The government's economic policies came under focus on Thursday when the chief economist at the International Monetary Fund (IMF) said that the chancellor should consider slowing down austerity measures in his March budget, because of their effect on growth.
"We think this would be a good time to take stock," Olivier Blanchard told BBC Radio 4's Today programme.
But Mr Osborne later rebuffed Mr Blanchard's advice. Speaking at the World Economic Forum in Davos, he said that spending cuts must continue if the government is to retain its credibility.
"We have a credible and flexible debt reduction plan. That credibility is very hard won and easily lost," he said.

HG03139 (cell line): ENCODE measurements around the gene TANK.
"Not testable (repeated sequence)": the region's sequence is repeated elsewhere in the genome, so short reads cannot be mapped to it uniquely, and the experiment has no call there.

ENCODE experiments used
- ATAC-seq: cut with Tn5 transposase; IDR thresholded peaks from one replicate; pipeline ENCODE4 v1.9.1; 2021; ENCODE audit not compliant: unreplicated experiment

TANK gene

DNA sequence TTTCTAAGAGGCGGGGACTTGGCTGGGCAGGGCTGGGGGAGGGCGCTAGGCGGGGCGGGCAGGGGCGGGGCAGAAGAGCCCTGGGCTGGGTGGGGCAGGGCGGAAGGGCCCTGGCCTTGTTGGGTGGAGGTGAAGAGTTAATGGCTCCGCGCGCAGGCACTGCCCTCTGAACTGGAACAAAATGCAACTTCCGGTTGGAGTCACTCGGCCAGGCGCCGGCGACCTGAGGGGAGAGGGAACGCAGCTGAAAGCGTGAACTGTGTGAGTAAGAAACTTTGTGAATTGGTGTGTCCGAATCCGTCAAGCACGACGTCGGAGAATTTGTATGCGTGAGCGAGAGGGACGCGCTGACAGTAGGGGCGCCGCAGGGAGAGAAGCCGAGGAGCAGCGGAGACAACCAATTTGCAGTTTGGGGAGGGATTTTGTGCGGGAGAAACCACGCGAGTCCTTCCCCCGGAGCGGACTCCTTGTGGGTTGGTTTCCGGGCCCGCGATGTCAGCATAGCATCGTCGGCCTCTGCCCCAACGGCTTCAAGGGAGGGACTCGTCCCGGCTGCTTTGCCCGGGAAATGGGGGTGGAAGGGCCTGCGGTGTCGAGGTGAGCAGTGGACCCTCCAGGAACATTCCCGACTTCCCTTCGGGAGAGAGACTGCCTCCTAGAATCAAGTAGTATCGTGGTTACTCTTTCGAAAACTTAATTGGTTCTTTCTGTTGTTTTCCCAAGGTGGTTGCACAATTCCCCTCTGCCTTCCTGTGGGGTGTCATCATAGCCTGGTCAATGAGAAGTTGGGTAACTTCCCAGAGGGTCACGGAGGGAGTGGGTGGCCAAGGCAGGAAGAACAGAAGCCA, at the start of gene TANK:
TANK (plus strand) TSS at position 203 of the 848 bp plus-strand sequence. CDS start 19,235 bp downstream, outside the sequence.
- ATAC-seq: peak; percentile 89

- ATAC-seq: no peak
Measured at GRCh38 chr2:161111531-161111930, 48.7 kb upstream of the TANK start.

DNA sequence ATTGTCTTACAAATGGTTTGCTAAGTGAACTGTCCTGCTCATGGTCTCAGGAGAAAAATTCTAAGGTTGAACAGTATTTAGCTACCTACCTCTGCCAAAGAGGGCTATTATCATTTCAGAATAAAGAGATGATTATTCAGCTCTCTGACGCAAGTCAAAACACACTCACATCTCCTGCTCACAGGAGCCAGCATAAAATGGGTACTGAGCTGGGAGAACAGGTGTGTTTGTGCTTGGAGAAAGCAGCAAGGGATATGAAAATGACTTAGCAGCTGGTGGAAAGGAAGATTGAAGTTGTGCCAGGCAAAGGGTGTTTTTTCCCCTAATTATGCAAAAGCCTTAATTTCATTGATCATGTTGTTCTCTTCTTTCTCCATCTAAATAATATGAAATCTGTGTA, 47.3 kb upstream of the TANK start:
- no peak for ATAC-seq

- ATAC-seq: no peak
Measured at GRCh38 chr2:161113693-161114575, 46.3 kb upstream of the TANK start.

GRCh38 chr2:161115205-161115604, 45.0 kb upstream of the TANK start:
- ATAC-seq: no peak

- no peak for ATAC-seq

However, Deputy Prime Minister Nick Clegg has said that the coalition made a mistake in cutting back capital spending when it came to office.
He told The House magazine that ministers had reassured themselves at the time that the reduction was in line with plans drawn up by Labour.
But they now realised investment in infrastructure was crucial for economic recovery, he added.
When asked about Mr Clegg's views, Mr Osborne responded: "What Nick Clegg has said is that capital investment is important and I agree with that, which is why we have added £20bn of capital investment to our plans over the last couple of years.
"But you can only do that if you have convinced the world that you can pay your way - that investors have confidence in the UK. We've got that confidence."